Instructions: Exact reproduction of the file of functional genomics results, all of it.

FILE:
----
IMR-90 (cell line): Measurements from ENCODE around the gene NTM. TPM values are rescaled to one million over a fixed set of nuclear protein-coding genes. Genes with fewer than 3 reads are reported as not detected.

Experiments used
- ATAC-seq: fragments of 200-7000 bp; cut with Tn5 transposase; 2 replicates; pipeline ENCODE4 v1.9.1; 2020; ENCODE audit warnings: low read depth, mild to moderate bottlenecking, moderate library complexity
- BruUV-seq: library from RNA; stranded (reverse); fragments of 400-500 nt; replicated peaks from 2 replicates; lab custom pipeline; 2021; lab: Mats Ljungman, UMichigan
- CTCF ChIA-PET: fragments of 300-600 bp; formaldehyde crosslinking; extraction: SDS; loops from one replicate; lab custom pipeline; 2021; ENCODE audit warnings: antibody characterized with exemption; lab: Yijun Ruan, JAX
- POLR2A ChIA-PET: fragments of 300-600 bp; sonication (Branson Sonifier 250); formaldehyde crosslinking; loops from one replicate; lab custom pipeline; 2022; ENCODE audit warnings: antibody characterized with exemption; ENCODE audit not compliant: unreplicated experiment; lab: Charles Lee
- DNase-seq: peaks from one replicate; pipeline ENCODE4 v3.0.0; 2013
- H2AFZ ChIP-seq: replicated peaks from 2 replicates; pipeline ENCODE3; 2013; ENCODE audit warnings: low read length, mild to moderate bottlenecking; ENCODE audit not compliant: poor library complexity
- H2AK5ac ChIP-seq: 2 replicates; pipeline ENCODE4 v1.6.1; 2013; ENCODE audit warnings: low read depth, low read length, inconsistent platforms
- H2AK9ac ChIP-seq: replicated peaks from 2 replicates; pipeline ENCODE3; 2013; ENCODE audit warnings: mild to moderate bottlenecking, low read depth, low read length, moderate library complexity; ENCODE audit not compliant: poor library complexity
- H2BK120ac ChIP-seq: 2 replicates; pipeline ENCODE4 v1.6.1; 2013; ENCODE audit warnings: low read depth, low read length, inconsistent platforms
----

IMR-90 (cell line): Measurements from ENCODE around the gene NTM. TPM values are rescaled to one million over a fixed set of nuclear protein-coding genes. Genes with fewer than 3 reads are reported as not detected.

Experiments used
- ATAC-seq: fragments of 200-7000 bp; cut with Tn5 transposase; 2 replicates; pipeline ENCODE4 v1.9.1; 2020; ENCODE audit warnings: low read depth, mild to moderate bottlenecking, moderate library complexity
- BruUV-seq: library from RNA; stranded (reverse); fragments of 400-500 nt; replicated peaks from 2 replicates; lab custom pipeline; 2021; lab: Mats Ljungman, UMichigan
- CTCF ChIA-PET: fragments of 300-600 bp; formaldehyde crosslinking; extraction: SDS; loops from one replicate; lab custom pipeline; 2021; ENCODE audit warnings: antibody characterized with exemption; lab: Yijun Ruan, JAX
- POLR2A ChIA-PET: fragments of 300-600 bp; sonication (Branson Sonifier 250); formaldehyde crosslinking; loops from one replicate; lab custom pipeline; 2022; ENCODE audit warnings: antibody characterized with exemption; ENCODE audit not compliant: unreplicated experiment; lab: Charles Lee
- DNase-seq: peaks from one replicate; pipeline ENCODE4 v3.0.0; 2013
- H2AFZ ChIP-seq: replicated peaks from 2 replicates; pipeline ENCODE3; 2013; ENCODE audit warnings: low read length, mild to moderate bottlenecking; ENCODE audit not compliant: poor library complexity
- H2AK5ac ChIP-seq: 2 replicates; pipeline ENCODE4 v1.6.1; 2013; ENCODE audit warnings: low read depth, low read length, inconsistent platforms
- H2AK9ac ChIP-seq: replicated peaks from 2 replicates; pipeline ENCODE3; 2013; ENCODE audit warnings: mild to moderate bottlenecking, low read depth, low read length, moderate library complexity; ENCODE audit not compliant: poor library complexity
- H2BK120ac ChIP-seq: 2 replicates; pipeline ENCODE4 v1.6.1; 2013; ENCODE audit warnings: low read depth, low read length, inconsistent platforms